The Austrian tabloid Kronen Zeitung recently opined “Please don’t force us Austrians, Slovenians, Czechs, Slovaks, Hungarians, Serbs and Macedonians any longer into the very awkward role of the evil bouncer at the entrance to your multicultural land of plenty.” Borders have come to count for something again and Schengen has not stood the test. The treaty’s main weakness in this situation is that once into Greece, migrants generally refuse to register until arriving at their desired destination. This breaks the Dublin Convention and ensures they are not compelled to remain in their country of entry. Then, once registered, they have access to 26 countries with little further hindrance. This would be more manageable if the number of migrants wasn’t so large and their modes of arrival so disparate.
As of the 10th of March all borders on the Balkan route have closed but by now the horse has bolted. Until recently most Balkan governments parroted the official Brussels line because they were eager to join the chorus of righteousness. They also knew they were lower in the pecking order; Slovenia acceded to full membership in 2004 and Croatia in 2013. To these poor nations of the old Eastern Bloc, completing the arduous negotiation process to join what is (in theory) a more secure economic environment was a long term goal. It is easy to see why they would be reluctant to risk their new position with too much protest.
Unfortunately for the new members however, they could not have foreseen the ineptitude the crisis has been met with. Neither could they have anticipated the burden their people would have to bear on behalf of their richer counterparts.
Until the border closure the region braced for a wave it was confident would be too large to process. When quizzed on the imminence of warmer weather and more waves of migrants, a number of people spoke to us on conditions of anonymity. One spelt it out in bite-size terms. He told us he is one of eight guards at his border checkpoint and it takes two and a half hours to process one illegal migrant. If the job is rushed he is certain to skip key aspects of protocol and the task is likely to be poorly done. Even in these rushed cases the time can only be shaved down to one hour and forty minutes. Therefore, done properly, 160 people would take 50 hours and done quickly the same number of people would still take approximately 33 hours. The legal time limit for holding migrants is 36 hours. The simple numbers tell us how an influx of 200, for example would be handled, let alone any more. One only has to imagine the consequences of a system like this, and others like it, breaking under waves of desperate and frustrated people.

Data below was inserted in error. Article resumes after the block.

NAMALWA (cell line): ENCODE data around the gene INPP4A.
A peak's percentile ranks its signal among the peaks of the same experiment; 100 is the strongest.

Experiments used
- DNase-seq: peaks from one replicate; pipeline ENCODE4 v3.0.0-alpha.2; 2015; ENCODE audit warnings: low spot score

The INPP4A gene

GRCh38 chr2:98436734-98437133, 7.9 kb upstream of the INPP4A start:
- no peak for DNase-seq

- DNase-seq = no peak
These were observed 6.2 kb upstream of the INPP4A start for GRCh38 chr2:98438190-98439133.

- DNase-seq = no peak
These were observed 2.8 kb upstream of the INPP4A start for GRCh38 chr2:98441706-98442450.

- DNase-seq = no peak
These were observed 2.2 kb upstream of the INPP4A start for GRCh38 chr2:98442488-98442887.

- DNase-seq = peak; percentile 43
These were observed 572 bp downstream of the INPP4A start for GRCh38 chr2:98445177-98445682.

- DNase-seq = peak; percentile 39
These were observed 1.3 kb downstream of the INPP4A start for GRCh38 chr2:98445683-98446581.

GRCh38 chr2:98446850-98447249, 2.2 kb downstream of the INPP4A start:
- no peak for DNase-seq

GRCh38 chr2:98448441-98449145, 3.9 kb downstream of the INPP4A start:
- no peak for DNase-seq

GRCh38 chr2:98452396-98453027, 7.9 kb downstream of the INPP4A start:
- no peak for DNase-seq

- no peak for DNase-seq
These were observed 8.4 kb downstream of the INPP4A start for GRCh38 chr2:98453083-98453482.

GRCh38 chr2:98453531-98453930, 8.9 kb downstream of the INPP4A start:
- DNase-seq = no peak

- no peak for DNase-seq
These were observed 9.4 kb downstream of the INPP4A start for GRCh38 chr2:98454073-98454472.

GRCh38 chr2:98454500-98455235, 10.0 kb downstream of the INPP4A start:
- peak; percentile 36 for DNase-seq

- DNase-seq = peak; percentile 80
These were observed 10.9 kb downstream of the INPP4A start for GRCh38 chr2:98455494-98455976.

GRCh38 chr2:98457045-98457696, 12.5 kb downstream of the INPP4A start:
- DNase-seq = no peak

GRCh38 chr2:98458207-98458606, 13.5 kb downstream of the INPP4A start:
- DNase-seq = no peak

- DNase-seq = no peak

Certainly something had to give, no administration can tolerate ungoverned masses within its borders for very long. To begin with however, the locals of Dobova, a town on the Slovenian side of the Croatian border came together to help. Columns of 2,000 to 3,000 migrants passed through every day under the unforgiving Balkan sun. Danijela, who runs the only cafe, joined her fellow townspeople in donation. She offered food, drink, and her daughter’s baby clothing to what she described as “mainly strong young men between 16 and 30 accompanied by few women.”
Whether it was their pride that prevented them from accepting these gifts neither she nor I could say, but the response to such generosity was to cast the items aside, uneaten or unused. “Who gives to me? Nobody, I work to live,” Danijela says furiously. Migrants of working age receive food and shelter for nothing. In this climate of economic hardship where little comes for free and everybody works, resentment simmers.